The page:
Circular Blu seeks to create, promote, and sustain the circular economy. We work with the healthcare and business sectors to divert materials from landfill and redefine the value of waste by creating sustainable circular economy products. Due to domestic and international pressures on the recycling industry there is a need to build out a mutually beneficial circular economy infrastructure in the United States. We envision this infrastructure as one where stakeholders are engaged in the reclamation, processing and manufacturing of innovative consumer and medical products made from materials once destined for landfill.
Circular Blu and the Circular Economy
As described by the Ellen MacArthur Foundation, “A circular economy is restorative and regenerative by design, and aims to keep products, components, and materials at their highest utility and value at all times”. This concept is at the core of Circular Blu’s model.
The circular economy is an alternative to the current linear economic model, whereby products are designed with the intention of eliminating waste. We embrace the circular economy as the best economic model to mitigate serious consequences related to resource scarcity, overpopulation, and irreversible environmental degradation.
Circular Blu uses circular economy principles to identify waste streams that have materials of value, and to use those materials to create innovative product lines that are good for humanity. We specialize in working with healthcare plastics but also works with companies in any sector to identify circular economy opportunities and provide insight on monetizing the value of their waste.
Circular Blu was started in 2012 under the name Blu2Green in Worcester, MA when COO Gavin Bodkin taught a group of talented people with disabilities to sew and create Circular Blu bags. This experience reinforced the idea that this overlooked population has much to contribute to the circular economy moving forward. Blu2Green’s goal was to turn clean sterilization wrap into tote bags to be sold to industry leaders, such as Johnson & Johnson and Harvard University. During that time Blu2Green was able to divert over 200,000 lbs. of plastic from landfills.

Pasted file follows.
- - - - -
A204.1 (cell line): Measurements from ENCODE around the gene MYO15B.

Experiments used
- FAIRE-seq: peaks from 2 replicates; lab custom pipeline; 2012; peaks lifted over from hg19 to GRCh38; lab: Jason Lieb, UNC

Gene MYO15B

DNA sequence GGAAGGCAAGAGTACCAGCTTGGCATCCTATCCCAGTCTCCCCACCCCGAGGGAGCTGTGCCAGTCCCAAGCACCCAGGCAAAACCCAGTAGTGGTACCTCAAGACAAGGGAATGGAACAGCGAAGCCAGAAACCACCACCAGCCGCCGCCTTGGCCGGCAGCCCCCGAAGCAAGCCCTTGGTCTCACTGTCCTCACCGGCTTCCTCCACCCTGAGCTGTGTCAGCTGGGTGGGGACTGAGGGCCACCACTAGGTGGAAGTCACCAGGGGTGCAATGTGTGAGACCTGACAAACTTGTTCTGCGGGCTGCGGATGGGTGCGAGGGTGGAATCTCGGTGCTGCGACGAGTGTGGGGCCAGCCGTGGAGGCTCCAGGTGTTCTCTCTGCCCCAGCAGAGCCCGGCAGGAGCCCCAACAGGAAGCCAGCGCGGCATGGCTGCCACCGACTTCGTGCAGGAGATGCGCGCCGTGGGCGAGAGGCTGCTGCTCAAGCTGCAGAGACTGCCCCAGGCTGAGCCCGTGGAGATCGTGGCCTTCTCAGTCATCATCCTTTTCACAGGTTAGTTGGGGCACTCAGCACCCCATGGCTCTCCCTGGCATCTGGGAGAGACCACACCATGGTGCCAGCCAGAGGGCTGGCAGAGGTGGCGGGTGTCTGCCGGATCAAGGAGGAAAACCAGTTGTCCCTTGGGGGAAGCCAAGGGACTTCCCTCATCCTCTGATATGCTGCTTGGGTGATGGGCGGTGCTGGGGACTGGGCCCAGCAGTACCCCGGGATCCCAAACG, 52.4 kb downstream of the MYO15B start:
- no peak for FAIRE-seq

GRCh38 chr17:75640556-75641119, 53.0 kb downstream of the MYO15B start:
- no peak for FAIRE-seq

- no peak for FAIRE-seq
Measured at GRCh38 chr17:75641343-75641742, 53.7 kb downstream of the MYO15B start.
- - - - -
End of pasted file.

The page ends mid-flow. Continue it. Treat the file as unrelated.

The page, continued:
In 2016 the company was rebranded to Circular Blu and began engaging with different materials in different sectors to expand its impact. Due to growing demand for Circular Blu’s sustainable tote bags, the company had to streamline the manufacturing process through strategic partnerships.
Although, Circular Blu no longer directly employs people with disabilities, the new model presented an opportunity to continue positively impacting their lives by working with non-profit organizations that promote gainful employment for people with disabilities. We donate a portion of all bag sales to the Work Without Limits Network, a non-profit dedicated to helping people with disabilities find gainful employment.
The Road Ahead
The domestic recycling market is highly volatile due to contamination and the lack of upstream segregation, which leads to the co-mingling of plastics. International policies such as the National Sword policy out of China (enacted Jan. 2018) limit the amount of mixed plastics and other materials able to be exported and processed in China. This has created massive reverberations in the recycling market where there is a shortage of outlets for waste materials.